Santa Claus rally? Don't take stock in it.
The 'Santa Claus rally' – a run-up in markets spurred by holiday spending and hiring – is a long-held stock market myth. There are countless theories about how holiday sales correlate to the economy and stock market, but the average investor shouldn’t make any major shifts in their investment plan based on them.
The holiday season is fast approaching, and projections for this year’s holiday spending are out. The National Retail Federation predicts retail sales in November and December will exceed $616 billion, a 4.1% improvement over last year’s holiday season – and the largest seasonal sales increase since 2011.
They also expect 750,000 to 800,000 seasonal jobs will be created. Consumers are spending more and there will be an influx of short-term employment opportunities. This positive news is surely a reflection of an improved economy and will spill over to the stock market, right?
Maybe. Numerous studies exist that show absolutely no correlation between critical retail dates like Black Friday and the stock market’s performance. However, those who buy into Keynesian economics may argue that the increase in spending can drive economic improvement, and in turn investor confidence.
While there are countless theories about how holiday sales correlate to the economy and stock market, the only certainty is that the average investor shouldn’t make any major shifts in their investment plan based on expectations of how retail sales projections may impact the markets.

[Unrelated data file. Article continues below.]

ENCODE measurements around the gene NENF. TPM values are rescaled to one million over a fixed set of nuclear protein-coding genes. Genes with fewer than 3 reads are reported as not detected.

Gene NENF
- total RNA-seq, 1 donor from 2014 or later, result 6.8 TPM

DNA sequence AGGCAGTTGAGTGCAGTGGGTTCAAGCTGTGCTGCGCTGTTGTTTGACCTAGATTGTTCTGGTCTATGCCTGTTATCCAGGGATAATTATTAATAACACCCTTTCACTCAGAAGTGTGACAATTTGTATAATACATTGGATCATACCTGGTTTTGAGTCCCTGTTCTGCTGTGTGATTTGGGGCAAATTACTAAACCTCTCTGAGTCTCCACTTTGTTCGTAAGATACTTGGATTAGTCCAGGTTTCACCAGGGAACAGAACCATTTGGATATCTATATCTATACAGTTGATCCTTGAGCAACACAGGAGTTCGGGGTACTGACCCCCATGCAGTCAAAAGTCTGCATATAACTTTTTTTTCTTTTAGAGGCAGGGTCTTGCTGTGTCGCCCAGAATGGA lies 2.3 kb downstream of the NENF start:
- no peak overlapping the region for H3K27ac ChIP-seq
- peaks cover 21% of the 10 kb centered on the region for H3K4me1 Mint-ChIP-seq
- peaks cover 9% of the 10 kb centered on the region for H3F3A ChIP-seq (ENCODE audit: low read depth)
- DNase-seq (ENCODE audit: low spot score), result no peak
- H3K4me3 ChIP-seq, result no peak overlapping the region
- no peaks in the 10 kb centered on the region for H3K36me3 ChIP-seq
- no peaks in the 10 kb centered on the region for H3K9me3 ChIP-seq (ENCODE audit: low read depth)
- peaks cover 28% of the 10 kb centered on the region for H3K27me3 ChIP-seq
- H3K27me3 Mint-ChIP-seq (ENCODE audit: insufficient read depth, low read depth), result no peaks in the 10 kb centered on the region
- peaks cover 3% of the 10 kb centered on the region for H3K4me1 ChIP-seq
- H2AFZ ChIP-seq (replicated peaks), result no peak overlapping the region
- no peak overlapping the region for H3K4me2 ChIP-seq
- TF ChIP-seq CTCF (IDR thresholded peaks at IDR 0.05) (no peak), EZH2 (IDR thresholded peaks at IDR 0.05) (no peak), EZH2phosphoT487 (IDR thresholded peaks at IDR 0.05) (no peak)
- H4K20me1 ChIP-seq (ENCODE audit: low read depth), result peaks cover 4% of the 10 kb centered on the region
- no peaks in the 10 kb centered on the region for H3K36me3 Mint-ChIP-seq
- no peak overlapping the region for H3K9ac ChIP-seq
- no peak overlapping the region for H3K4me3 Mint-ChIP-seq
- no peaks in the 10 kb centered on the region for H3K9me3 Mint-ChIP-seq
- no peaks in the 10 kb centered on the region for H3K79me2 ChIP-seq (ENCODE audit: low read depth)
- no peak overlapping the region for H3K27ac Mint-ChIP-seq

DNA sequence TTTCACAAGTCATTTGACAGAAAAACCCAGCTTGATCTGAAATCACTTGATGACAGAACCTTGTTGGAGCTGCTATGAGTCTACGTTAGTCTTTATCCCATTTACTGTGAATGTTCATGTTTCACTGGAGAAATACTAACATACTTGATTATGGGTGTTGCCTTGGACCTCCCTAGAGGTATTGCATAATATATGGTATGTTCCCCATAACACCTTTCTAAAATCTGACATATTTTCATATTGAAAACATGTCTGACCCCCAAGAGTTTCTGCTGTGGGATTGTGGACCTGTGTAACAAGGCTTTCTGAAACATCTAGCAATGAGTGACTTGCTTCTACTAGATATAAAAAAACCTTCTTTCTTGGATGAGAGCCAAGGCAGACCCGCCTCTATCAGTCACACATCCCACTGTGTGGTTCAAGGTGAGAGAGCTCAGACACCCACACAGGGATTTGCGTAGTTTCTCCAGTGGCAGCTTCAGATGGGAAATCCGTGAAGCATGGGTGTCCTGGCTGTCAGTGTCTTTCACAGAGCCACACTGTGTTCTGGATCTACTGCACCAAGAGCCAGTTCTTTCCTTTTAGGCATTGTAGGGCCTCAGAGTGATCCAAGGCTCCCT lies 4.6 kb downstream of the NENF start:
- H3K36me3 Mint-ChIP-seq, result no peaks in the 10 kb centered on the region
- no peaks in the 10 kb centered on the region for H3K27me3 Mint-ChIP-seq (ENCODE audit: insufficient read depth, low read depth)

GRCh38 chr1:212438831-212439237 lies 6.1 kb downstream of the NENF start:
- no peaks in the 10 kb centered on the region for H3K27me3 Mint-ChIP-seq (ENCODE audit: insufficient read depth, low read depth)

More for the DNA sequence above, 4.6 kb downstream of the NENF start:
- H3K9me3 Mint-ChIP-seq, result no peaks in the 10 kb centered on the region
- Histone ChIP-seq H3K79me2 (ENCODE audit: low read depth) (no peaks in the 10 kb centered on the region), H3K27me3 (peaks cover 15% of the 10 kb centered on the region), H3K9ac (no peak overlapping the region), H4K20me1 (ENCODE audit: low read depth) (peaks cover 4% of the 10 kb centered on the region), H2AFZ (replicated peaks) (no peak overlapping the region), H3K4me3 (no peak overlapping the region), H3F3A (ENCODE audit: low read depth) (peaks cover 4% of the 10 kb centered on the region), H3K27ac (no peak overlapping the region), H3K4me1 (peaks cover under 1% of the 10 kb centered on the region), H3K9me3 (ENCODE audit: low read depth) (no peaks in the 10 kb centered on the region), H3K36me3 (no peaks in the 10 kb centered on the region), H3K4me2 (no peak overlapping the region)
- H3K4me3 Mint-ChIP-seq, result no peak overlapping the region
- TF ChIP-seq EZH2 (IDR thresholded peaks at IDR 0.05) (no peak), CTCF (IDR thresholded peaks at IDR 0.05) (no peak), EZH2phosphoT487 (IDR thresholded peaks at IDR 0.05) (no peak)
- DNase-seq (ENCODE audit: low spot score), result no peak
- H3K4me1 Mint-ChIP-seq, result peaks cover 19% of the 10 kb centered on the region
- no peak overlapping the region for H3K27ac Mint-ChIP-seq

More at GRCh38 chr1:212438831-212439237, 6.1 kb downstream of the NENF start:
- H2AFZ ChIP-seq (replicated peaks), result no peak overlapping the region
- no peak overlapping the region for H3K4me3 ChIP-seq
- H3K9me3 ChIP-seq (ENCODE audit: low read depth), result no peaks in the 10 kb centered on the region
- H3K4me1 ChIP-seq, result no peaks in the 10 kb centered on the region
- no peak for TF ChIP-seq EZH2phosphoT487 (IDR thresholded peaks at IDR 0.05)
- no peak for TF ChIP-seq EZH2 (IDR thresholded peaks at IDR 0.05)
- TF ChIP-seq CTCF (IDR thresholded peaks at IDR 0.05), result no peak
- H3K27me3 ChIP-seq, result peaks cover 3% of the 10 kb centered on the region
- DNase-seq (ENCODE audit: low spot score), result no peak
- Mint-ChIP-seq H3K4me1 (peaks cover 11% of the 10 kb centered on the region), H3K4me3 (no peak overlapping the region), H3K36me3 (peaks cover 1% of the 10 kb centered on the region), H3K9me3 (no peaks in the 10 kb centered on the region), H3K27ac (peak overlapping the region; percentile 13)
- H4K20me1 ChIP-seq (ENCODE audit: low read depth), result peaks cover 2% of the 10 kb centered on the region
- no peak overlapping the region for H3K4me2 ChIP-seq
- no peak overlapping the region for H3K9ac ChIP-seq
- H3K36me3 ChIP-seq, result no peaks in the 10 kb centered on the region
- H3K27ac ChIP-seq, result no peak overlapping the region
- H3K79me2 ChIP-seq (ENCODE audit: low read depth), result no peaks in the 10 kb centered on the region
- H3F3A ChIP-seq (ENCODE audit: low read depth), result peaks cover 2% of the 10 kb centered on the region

Let’s say, for example, you decide to purchase shares of a large retailer who’s priced relatively low and could benefit from a strong increase in consumer spending. If actual sales fall short of this projection, or the retailer doesn’t experience the sales increase as strongly as others, you may be looking at losses.
During the late fourth quarter, investors may also try and account for something called the Santa Claus rally or December effect, which is a rise in stock prices that usually occurs during the final week of December. This trend is primarily attributed to investors acting in anticipation of an expected injection of funds after the first of the year. Other explanations for this trend are employees reinvesting their year-end bonuses or an upbeat, positive sentiment on Wall Street with the holidays in full swing.
When considering whether to try and take advantage of the Santa Claus rally, ask yourself whether you’re really willing to take a chance the stock market may go up because investors are feeling “festive.”
Between now and the end of the year, the news will be inundated with statistics tracking retail sales and other normal seasonal trends. Although interesting, these seasonal trends are not guaranteed and virtually impossible to act on. Instead of trying to make a short-term gain, focus on executing a solid long-term investment strategy that already accounts for the ups and downs investors experience in the stock market.
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